Many riall gyftes of Iewels to the shrine,royal, noble / jewels
Thankynge our lorde, that hath vs all bought,who has redeemed us all
And blessed Werburge in worde, dede, and thought - 7 deed
Women and children she mynded full gracious,she remembered very mercifully
As testifieth the archebisshop Antoninus. 8 stipulates, prescribes


Offa, King of the Mercians (ruled 757-796). See PASE or 'English Kingdoms of the 8th Century' in the Online Reference Book for Medieval Studies. Back to context...
Charlemagne, King of the Franks (ruled 768-814). See Story, 2005, 195-210. Back to context...
'Peter's pence' or romescot / romefeoh in Old English refers to the tax raised in England and sent to Rome in support of the Holy See. This practice was reportedly begun by King Offa in the eighth century. See Jensen, 1901, available via JSTOR (subscription only). Back to context...
King Alfred (ruled 871-899). See PASE. Back to context...
Here libertes implies the lands held within particular privileges and jurisdictions. Back to context...
This stanza includes a number of technical terms relating to equipment and clothing used within the medieval church. The cope is a form of cloak worn by the priest during the liturgy, the alb is a long white linen tunic, whilst 'vestement' refers to the priest's ceremonial garments in general. The chalice is the cup used to administer wine at mass, and the corporas is the cloth used to cover the consecrated sacrament (bread). Other tools of the liturgy mentioned here include crosses, books and bells, whilst the gifts of less wealthy donors to the church include candles, torches and simple cloths used either for cleaning or possibly to cover altars and tombs. Back to context...
The phrase 'worde, dede, and thought' recalls the formula 'cogitatione, verbo, et opere' ('in thought, word and deed') used, for example, in the Confiteor or prayers of confession in the medieval liturgy. See The Medieval Sourcebook: Mass of the Roman Rite Latin / English. Back to context...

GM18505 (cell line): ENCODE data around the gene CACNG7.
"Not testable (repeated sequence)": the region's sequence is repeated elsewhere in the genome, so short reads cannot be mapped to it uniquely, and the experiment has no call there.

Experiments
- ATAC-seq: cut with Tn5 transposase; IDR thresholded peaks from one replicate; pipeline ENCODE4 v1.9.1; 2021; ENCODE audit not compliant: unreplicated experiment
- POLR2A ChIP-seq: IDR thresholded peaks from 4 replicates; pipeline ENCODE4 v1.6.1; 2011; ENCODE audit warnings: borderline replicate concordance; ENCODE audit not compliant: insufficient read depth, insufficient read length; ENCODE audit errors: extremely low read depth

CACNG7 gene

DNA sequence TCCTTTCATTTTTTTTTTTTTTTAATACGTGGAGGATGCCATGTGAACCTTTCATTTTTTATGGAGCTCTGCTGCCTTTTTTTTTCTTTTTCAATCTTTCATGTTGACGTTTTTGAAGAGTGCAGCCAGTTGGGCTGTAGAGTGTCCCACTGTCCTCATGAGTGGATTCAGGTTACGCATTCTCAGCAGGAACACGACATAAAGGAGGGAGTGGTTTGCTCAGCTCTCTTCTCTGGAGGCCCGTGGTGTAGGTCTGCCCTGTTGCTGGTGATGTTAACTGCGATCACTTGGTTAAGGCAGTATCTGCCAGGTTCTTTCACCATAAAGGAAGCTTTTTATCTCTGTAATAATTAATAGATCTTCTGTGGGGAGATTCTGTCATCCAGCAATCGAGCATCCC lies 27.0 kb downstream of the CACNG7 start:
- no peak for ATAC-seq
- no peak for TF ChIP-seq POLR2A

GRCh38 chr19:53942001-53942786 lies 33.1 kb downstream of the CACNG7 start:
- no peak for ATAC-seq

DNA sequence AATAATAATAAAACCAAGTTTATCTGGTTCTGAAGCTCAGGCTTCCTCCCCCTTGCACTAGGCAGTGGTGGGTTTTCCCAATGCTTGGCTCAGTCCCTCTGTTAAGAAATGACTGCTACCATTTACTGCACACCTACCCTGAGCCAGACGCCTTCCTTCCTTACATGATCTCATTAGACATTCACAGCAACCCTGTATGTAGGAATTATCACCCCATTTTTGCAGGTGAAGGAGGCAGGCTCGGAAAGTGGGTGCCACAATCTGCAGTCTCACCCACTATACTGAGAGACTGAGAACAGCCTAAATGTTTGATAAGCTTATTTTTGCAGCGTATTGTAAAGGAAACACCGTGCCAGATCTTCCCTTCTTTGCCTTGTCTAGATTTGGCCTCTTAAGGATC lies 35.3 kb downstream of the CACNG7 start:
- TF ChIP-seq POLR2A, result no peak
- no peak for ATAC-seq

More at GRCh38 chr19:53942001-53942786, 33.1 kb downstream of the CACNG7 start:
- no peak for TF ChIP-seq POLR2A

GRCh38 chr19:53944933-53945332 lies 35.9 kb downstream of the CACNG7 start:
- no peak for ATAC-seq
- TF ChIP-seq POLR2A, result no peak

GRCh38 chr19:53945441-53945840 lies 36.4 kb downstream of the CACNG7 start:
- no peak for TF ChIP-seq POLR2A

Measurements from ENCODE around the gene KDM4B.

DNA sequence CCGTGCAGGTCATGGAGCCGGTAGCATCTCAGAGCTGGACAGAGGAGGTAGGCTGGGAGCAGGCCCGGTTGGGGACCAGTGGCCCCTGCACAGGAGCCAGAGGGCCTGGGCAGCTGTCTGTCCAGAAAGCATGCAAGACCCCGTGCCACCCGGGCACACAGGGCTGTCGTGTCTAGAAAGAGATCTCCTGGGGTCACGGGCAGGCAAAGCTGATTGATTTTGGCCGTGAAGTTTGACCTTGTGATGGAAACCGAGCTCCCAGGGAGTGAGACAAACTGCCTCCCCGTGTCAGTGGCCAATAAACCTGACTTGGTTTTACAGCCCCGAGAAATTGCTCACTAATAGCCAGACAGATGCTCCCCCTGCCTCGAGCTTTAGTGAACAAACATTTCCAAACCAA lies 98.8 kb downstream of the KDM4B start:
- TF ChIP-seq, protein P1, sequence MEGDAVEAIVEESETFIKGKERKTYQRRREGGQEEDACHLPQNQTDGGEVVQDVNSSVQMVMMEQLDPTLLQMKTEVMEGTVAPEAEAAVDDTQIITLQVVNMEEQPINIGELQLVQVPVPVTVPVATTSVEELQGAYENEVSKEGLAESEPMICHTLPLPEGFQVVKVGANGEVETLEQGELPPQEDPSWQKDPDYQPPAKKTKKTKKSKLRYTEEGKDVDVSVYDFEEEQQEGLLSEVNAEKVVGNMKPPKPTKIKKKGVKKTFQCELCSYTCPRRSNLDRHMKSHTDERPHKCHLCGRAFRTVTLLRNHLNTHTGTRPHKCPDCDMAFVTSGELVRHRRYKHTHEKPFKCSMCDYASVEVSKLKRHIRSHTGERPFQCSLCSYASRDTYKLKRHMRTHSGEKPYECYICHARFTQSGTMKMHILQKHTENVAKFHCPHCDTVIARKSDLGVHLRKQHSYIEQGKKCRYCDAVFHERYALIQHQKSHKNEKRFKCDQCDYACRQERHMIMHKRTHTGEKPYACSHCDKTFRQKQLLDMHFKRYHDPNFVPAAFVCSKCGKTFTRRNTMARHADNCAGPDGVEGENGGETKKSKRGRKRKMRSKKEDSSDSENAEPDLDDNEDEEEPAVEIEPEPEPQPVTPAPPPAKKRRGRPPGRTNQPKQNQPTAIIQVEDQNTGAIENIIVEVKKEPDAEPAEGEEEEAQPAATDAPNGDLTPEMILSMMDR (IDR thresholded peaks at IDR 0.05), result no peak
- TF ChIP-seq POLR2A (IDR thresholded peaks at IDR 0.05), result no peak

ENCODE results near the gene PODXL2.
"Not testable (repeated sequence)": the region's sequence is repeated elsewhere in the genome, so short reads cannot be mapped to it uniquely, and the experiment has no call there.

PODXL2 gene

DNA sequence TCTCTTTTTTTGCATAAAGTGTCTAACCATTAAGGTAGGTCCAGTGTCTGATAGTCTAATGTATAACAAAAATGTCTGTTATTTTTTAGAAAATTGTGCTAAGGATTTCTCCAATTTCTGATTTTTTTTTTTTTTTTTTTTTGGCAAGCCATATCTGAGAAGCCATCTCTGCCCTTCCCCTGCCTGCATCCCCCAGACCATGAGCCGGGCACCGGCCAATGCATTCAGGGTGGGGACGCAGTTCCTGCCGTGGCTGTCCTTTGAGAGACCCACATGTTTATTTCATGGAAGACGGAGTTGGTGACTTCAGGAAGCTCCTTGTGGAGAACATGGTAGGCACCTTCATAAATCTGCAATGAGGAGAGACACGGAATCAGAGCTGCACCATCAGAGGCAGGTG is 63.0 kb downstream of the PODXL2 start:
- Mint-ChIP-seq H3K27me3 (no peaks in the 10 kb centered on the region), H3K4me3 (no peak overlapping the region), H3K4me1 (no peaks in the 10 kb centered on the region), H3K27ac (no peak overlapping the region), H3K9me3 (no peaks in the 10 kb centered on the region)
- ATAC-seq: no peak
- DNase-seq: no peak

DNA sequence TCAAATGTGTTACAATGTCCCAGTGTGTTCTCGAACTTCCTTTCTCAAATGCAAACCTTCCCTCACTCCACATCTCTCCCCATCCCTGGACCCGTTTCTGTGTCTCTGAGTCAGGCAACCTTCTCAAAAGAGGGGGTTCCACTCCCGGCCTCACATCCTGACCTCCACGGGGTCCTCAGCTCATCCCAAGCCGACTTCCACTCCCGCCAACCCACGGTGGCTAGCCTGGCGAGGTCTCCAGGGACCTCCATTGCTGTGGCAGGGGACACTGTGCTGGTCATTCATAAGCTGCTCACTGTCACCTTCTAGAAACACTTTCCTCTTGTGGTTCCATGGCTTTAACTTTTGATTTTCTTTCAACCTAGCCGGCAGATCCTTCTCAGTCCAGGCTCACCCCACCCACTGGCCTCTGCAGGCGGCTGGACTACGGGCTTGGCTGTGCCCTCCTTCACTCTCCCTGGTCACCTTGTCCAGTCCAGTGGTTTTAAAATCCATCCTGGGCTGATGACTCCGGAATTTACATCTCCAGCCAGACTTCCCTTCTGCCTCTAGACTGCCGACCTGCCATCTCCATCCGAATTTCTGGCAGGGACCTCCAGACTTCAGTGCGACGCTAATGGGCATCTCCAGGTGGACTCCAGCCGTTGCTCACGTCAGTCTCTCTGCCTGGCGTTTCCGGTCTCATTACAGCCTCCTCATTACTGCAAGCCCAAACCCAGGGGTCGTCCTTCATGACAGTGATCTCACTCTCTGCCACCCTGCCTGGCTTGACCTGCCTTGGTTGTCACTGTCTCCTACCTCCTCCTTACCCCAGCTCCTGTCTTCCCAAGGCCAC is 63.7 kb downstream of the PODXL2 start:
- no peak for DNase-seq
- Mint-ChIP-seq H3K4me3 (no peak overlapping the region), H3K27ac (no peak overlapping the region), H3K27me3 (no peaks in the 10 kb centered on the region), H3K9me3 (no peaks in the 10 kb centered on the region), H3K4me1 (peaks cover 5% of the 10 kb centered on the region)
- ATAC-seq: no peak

This line presents some difficulties. The Middle English Dictionary does admit 'to stipulate' as a possible (though apparently infrequent) meaning for the verb testifien. '[A]rchebisshop Antoninus' probably refers to Antoninus, Archbishop of Florence (1389-1459). Antoninus was an influential figure in late-medieval Europe, whose theological writings emphasise the duty of individuals and the state to offer protection and assistance to the needy or vulnerable in society. His thought has been described as centring on a 'civic theology' based on 'the interconnectedness of the heavenly and earthly cities'. See Howard, 1995, esp. 199, 201 and Finn, 2007, available via Wiley Interscience (subscription only). Antoninus's works circulated widely, particularly in the universities, and Bradshaw may have encountered this material during his time at Oxford, if he was indeed a student at Gloucester College as Anthony Wood suggests. There is also a reference to Antoninus lines 505-6 of the Lyfe of Saynt Radegunde, usually attributed to Bradshaw, where he is described as 'myn auctor... [t]he venerable Antoninus' (see Literature Online - subscription only). In this instance, Bradshaw probably drew on Antoninus's Chronicon, a collection of saints' lives derived from other sources, which includes a brief account of St Radegund. See Petrus Maturus, 1586, vol. 2, 292-4. Back to context...